How Do We Manage Digital Distractions During a PhD?

I’m incredibly interested in the push and pull of digital distractions that we encounter during virtually every waking hour of our everyday lives. It can be quite easy to fall into certain patterns of behaviors and social media habits, and this is very much by design (for example, this recent article from The Guardian: “Social media copies gambling methods ‘to create psychological cravings”). And once they become habits, they are much harder to see them for what they are — hopefully this post can be a reminder and a refresher to check what is and isn’t working for us.

Distractions are very much a part of life and can be perfectly fine and enjoyable in the right circumstances — but here are some tips and strategies on how to cope with digital distractions when they might feel a little too disruptive for our liking. With the right motivation we can certainly re-train our habits.

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Dealing with Journal Rejections as an Early-Career Researcher

 Among the many encouraging positive comments I received at the BERA-BAICE Writing for Publication Workshop, a persistent message conveyed by other early career researchers was this: it was important for them to learn about not only my successful publication experience, but also my vulnerability in the face of rejections. Given space constraints, in this post I will focus solely on how I dealt with rejections. For other sharing of my publication experiences, please refer to this post and my upcoming posts on the BERA blog and BERA Research Intelligence.  

Over and above all, I want to demonstrate that, IT IS POSSIBLE TO PUBLISH, for somebody like me, who is not particularly gifted in writing, who does not know many grand English words, who does not speak English as a first language and whose article manuscripts kept getting rejected.

The PhD Experience as an Apprenticeship into Academia

When I first started my PhD back in 2012 I wasn’t sure whether I would return to secondary school teaching afterwards or stay in academia, looking back I suppose I didn’t really know what it meant to be an academic. But throughout the three years of my PhD I had the opportunity to contribute to different research projects, to publish, and to teach; although it might seem like a bit of a cliché to say that the experience was an apprenticeship into academia, for me, that’s exactly what it was. It didn’t take long for me to realise that this was what I wanted to do with my life. So here are a few personal reflections on what I feel were the most influential factors in progressing from the PhD, to a postdoc position on the MEITS project, and ultimately into a lectureship.

Don’t Compromise: Nothing Less Than an “Enjoyable” Viva!

Just after submitting the soft-bound copies of my thesis, I started to feel anxious about my viva voce. I was worrying about the result I would get after five years of hard work for my PhD in Cambridge. But, almost everyone that I talked to seemed to have experienced a level of anxiety with regard to their viva examination as the situation could be difficult and quite unpredictable.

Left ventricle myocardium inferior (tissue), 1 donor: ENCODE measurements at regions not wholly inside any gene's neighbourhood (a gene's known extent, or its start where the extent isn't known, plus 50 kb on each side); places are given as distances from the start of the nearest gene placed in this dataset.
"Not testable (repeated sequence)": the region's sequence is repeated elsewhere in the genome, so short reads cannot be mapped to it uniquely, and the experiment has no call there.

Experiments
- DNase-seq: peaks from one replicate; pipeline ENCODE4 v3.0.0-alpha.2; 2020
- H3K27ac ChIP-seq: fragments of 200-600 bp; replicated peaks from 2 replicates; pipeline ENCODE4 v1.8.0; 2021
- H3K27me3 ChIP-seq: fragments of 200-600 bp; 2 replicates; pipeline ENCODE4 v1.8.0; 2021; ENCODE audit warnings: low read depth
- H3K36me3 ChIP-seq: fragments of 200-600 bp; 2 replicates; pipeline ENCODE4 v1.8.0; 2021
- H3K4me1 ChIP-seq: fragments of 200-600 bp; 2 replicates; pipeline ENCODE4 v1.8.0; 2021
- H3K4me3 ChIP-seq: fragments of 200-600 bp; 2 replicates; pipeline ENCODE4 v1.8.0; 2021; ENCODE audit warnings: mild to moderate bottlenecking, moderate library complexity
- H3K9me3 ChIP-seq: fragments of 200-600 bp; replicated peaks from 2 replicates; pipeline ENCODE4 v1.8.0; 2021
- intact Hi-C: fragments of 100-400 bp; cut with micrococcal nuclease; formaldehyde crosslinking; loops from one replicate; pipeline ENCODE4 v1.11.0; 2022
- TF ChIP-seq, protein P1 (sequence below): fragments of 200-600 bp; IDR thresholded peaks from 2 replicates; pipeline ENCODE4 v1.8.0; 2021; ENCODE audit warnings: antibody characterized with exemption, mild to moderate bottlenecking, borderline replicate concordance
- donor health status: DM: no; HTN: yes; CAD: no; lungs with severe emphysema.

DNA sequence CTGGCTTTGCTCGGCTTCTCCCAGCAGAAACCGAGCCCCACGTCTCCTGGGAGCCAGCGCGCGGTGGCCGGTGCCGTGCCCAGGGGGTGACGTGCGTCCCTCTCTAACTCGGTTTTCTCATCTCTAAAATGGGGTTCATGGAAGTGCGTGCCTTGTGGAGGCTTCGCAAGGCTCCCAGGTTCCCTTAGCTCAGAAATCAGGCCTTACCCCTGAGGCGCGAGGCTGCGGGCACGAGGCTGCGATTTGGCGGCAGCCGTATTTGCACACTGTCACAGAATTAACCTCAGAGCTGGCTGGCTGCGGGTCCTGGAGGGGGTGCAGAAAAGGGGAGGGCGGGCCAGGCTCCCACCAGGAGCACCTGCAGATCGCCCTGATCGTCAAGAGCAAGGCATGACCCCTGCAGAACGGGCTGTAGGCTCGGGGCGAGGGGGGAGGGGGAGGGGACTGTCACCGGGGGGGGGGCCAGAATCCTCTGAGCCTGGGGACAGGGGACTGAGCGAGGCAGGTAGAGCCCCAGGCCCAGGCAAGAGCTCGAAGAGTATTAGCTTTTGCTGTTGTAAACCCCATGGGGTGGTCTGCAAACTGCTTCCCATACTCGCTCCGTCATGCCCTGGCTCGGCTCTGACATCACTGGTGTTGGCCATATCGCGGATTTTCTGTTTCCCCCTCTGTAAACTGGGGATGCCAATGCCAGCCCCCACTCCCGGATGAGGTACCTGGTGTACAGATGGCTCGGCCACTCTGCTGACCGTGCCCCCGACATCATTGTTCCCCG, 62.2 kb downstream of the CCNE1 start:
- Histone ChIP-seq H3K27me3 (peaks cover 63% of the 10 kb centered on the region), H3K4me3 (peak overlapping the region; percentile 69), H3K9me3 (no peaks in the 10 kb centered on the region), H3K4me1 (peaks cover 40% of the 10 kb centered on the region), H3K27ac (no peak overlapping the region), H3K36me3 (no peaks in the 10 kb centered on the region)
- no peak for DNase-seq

My #PhDshelfie: Michelle

Hi, my name is Michelle and if I have any special talent it is approaching burnout and staying on the brink of it for far too long. For those who don’t know, “burnout”  is a term coined in the 1970s by the American psychologist Herbert Freudenberger, to describe the effects of severe stress and high ideals in “helping” professions, such as doctors and nurses. Today it is used to refer to the phenomenon in professions across the board, with main signs and symptoms falling into three main categories: exhaustion, alienation from work-related activities, and reduced performance. These signs can be both physical and emotional and are starting to be more recognized as a problem within academia.

Raising the Bar? Why PhD Students and Postdocs Publish and Perish, and How They Could Publish and Flourish Instead (Part 2)

I propose here that to publish and flourish the focus must shift from our obsessions with metrics to our contributions to knowledge. The metrics are merely (or at least should be) by-products of the research process. To flourish within this crude system, let me offer some tips on getting published frequently and publishing well to thrive in your first postdoctoral years in academia.

Raising the Bar? Why PhD Students and Postdocs Publish and Perish, and How They Could Publish and Flourish Instead (Part 1)

Publish or perish remains a popular maxim in higher education circles. Although it may ring of neoliberal institutional straight-jacketing or self-imposed bio-governance – and there is resistance against it by a number of academic groups – the experience for many scholars is that the mantra still holds true. It seems as though one must publish often in high-impact journals or expect to be relegated to a second-class citizen of the academy. The challenge is to face this situation without succumbing to the pressure. My task then in this short two-part blog post is to offer some tips from my personal experience as an early-career academic and recent graduate of the Faculty of Education in Cambridge on how to publish often and publish well.